This Day in the Civil War

Sunday Aug. 11 1861
SOUTHERNERS SECURE SPRINGFIELD SWAY

The Battle of Wilson’s Creek was over and the survivors were sure of only one thing: they had seen the elephant and survived. It was ruled a Southern victory, and many Confederates sympathizers in Missouri rejoiced. Unfortunately this did not benefit Sterling Price, Ben McCulloch or their men, as they were in the southern part of the state and most of their sympathizers were in the North. A dispute over command of the combined regulars and militiamen was settled in favor of McCulloch.



Monday Aug. 11 1862
REFUGEES RECEIVE RATIONS RELIABLY

Almost a month ago President Lincoln had signed the 2nd Confiscation Act. One of the provisions of this was to regularize what had been unofficial policy for some time: any escaped or refugee Negros who came within Union lines were deemed to be legally free men and women. U.S. Grant, presently at the important railroad hub of Corinth, Miss., was busy reorganizing his army, but today issued orders that such refugees were to be employed as necessary as laborers and paid wages or ‘in kind.’ In practice this meant that they would be issued rations.



Tuesday Aug. 11 1863
MASSIVE MUNITIONS MAUL MORRIS

In Charleston Harbor, where the whole mess had begun, the battle was nowhere near over. The guns of Ft. Sumter roared today, joined by other firepower from James Island and Battery Wagner, but they were firing on Union troops. The latter were the men who had taken positions at the end of Morris Island, where they were furiously digging trenches. The fire slowed, but did not stop, the digging.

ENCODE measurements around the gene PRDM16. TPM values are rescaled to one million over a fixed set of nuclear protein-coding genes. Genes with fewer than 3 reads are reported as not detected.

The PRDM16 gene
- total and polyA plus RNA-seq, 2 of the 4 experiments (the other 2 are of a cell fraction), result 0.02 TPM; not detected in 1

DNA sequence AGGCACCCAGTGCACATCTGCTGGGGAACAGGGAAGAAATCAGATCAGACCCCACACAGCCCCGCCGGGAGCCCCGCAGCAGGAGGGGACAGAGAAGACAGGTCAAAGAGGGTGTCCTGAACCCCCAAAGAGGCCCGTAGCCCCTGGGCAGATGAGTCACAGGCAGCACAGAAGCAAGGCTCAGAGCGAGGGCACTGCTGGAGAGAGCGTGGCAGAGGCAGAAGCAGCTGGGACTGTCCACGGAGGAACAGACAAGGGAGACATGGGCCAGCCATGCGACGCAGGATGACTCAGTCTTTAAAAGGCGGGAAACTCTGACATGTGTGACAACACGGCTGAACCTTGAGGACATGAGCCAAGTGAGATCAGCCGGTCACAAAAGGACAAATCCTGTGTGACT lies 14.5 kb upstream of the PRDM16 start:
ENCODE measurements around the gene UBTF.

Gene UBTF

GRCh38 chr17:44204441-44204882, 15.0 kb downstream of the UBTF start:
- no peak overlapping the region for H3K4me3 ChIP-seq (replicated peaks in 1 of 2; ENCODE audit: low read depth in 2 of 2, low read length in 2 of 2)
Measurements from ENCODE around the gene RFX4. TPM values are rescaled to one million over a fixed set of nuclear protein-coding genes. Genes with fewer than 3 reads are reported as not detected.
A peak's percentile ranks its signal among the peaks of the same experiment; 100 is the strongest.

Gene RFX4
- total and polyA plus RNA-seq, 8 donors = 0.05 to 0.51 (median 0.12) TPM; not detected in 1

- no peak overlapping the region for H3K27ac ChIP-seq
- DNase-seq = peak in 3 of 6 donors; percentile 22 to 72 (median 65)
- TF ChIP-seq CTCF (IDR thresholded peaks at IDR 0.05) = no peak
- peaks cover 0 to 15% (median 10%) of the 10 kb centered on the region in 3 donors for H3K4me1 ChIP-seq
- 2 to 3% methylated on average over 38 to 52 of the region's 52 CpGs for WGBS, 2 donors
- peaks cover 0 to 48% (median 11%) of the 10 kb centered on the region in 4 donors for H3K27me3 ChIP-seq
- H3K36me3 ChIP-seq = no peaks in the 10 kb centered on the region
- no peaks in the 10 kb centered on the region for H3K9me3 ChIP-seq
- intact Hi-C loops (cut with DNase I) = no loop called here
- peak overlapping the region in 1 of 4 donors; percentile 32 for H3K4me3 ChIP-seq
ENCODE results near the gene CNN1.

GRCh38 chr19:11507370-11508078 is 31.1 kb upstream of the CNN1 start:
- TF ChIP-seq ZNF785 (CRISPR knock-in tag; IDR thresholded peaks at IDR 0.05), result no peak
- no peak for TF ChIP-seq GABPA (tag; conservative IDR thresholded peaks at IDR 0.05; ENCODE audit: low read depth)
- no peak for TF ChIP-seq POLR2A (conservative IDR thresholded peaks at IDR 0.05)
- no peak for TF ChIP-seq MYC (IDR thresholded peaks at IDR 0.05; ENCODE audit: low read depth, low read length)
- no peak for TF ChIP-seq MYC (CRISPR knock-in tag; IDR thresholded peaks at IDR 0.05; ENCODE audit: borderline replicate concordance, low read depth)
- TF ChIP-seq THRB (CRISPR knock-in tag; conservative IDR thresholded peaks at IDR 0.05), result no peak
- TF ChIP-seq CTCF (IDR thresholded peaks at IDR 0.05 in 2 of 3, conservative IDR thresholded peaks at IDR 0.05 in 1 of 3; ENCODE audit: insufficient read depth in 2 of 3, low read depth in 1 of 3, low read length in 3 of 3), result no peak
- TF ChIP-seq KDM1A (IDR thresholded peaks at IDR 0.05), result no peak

Thursday Aug. 11 1864
SHERIDAN SCATTERING SHENANDOAH SOUTHRONS

Jubal Early had been doing his best to disrupt the Union war effort, even to the gates of Washington, but rather than pull troops North away from Petersburg, he had succeeded only in getting Phil Sheridan brought in from the West. Sheridan was given the men formerly under the much-detested Gen. “Black Dave” Hunter, who was better at burning civilian property than fighting. Sheridan was not confident in his men, but Early didn’t know this and today began to pull back further south up the Shenandoah Valley.

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